Data collected in the course of routine clinical care, and particularly data, such as home blood pressure readings, that are collected irregularly, could be subject to selection bias. It was therefore important to validate our findings to establish whether home blood pressure records in routine clinical care provided an adequate representation of reality. To this end we performed a quantitative comparison of home and office (which are recorded less selectively) blood pressure readings. Compared to the office blood pressure readings from structured data, home systolic blood pressures were 9.6 mm Hg lower and home diastolic blood pressures were 2.5 mm Hg lower, consistent with the findings of several prospective studies. This result provides external validation for the home blood pressure readings recorded in routine patient care, suggesting that despite the likely selection bias they provide an accurate representation of the patients' blood pressure. While the average home blood pressure measurements were significantly lower than the average office measurements, only 60% of individual home blood pressure readings were lower than office measurements. This finding is likely due to variability in home and particularly office blood pressure measurements, and is broadly consistent with previously reported results of prospective studies. The difference in home and office blood pressures may be due to white coat hypertension, a documented phenomenon where the clinic setting and/or the presence of a physician can raise a patient's blood pressure. In the case of our study, home blood pressures may also be depressed as compared to office blood pressures because the physician may be more likely to ask the patient about their home blood pressure measurements if their office blood pressure is unusually high on a particular day. It is also possible that the patients may be reporting lower home blood pressure readings in order to please their physicians or to avoid having their medications increased (due to the cost of medications or fear of side effects). However, this last reason is less likely to be a significant contributing factor in our data because it would be expected to lead to larger differences between office and home blood pressure than those observed in prospective studies; this was not observed.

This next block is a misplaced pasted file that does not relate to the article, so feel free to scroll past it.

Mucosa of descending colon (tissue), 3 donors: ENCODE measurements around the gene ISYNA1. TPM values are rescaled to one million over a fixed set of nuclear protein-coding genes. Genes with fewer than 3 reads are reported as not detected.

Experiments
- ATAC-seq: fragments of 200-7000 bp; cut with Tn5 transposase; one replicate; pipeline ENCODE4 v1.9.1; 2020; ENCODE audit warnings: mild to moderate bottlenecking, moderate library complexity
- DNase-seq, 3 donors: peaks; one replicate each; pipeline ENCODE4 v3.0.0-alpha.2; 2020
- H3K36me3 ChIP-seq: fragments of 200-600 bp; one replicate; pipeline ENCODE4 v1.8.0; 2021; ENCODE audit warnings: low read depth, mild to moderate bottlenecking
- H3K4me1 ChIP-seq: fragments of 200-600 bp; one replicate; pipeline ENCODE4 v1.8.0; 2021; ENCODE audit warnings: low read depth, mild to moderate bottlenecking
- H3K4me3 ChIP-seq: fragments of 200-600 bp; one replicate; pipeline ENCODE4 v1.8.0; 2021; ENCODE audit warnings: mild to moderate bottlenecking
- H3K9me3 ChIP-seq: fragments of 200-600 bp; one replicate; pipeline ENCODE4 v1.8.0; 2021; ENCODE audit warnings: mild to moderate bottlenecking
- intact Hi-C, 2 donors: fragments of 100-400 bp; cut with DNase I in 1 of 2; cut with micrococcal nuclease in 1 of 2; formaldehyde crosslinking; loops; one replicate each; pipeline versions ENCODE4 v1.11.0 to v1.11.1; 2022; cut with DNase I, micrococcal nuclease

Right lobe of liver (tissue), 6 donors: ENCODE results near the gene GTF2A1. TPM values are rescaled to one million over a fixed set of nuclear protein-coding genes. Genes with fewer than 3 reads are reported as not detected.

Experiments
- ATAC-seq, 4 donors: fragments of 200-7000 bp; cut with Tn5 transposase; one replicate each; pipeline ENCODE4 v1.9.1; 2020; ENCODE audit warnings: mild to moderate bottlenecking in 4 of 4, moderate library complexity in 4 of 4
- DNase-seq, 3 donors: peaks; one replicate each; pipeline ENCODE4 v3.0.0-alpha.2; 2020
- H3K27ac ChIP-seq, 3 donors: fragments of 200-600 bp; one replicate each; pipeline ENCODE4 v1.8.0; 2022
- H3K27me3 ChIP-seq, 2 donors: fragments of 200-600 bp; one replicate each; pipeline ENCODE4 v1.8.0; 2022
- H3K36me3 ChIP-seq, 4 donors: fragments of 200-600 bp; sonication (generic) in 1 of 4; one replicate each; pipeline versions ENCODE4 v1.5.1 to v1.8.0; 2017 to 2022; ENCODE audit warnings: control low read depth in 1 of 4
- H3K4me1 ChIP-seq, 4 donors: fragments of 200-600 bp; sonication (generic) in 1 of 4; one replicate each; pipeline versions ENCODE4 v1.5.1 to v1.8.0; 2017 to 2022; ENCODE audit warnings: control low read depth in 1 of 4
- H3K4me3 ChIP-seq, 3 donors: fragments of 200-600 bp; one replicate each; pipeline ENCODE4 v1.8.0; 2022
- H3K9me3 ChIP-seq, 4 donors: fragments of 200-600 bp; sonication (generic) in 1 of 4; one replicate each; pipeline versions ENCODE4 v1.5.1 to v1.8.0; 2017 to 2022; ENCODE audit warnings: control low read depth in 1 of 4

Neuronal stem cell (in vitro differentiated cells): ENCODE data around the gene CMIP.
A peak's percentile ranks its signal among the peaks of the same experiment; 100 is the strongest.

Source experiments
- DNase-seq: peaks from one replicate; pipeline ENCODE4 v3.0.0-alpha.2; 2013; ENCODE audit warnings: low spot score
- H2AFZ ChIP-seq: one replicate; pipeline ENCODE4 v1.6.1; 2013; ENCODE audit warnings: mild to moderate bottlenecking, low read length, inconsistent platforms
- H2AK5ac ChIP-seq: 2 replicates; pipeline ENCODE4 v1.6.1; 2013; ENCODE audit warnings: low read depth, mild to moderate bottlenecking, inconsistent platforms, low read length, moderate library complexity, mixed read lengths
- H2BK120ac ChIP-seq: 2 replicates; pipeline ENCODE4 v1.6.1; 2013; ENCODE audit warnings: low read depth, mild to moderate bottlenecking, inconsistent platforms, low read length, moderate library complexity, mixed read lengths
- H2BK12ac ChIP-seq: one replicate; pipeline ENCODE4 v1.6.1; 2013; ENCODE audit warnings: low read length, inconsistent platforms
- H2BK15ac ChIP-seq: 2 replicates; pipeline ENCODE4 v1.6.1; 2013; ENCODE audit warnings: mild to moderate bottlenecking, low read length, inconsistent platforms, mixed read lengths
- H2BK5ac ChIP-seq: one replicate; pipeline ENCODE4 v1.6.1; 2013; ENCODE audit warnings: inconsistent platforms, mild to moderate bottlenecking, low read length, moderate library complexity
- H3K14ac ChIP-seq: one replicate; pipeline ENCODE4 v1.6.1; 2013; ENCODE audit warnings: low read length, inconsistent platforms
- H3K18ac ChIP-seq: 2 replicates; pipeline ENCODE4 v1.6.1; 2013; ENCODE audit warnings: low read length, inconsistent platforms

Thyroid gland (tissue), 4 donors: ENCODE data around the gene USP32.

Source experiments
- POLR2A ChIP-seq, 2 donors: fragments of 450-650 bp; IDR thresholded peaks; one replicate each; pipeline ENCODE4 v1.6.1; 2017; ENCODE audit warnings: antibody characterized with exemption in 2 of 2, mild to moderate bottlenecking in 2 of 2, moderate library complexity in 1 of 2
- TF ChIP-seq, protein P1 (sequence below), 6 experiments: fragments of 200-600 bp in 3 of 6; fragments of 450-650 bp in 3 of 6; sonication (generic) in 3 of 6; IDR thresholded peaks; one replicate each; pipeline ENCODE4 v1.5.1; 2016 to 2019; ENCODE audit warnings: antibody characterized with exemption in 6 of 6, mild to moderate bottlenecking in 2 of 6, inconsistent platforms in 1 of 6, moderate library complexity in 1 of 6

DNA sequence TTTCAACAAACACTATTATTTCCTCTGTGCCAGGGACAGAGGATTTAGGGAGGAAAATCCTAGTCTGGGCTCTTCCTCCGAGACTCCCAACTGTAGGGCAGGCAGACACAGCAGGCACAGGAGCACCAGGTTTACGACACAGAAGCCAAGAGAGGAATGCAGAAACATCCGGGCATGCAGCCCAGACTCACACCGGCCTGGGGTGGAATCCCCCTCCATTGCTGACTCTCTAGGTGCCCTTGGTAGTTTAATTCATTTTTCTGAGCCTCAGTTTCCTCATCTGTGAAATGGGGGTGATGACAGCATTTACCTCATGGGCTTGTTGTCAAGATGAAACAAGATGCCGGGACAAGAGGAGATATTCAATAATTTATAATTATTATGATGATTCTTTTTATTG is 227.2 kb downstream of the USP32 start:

Our study found that higher office systolic blood pressure, the patient's income as measured by median income of the patient's zip code, and older age were significantly associated with an increased probability of documentation of home blood pressure. For every 10 mm increase in office systolic blood pressure, the probability of home blood pressure being recorded rose by 23.0%. One explanation for this finding may be that physicians are unlikely to inquire about and/or record home blood pressure when office blood pressure is normal -- recording home blood pressure is usually done to justify treatment decisions that would have been different if only office blood pressure were available. For example, the physician may request home blood pressure readings to rule out white coat hypertension or to confirm that an unusually elevated blood pressure is inconsistent with the patient's long-term trend. Our study also showed a 6.2% increase in documentation of home blood pressure for every $10,000 increase in the median income of the patient's zip code. This finding could in part be attributed to an increased ability of individuals with higher income to afford a home blood pressure monitoring device and further supports the call by the AHA, ASH and PCNA for the reimbursement of home blood pressure monitoring costs, as it implies that the cost may be a key factor in determining whether a patient is able to monitor their blood pressure at home. We also found a 17.7% increase in the probability of the patient's home blood pressure being documented for each additional decade of the patient's age. This could be due to the known phenomenon of greater adherence of elderly patients to physician's recommendations, leading to an increased likelihood that elderly patients will actually take home blood pressures and report them to the physician. It is also possible that older/retired patients may simply have more time to perform home blood pressure measurements. Hispanic patients were less likely (by 55%) than Caucasian patients to have home blood pressure documented, independent of the primary language and household income; difference between other ethnic groups have not reached statistical significance. Further research is needed into possible treatment disparities reflected in this finding.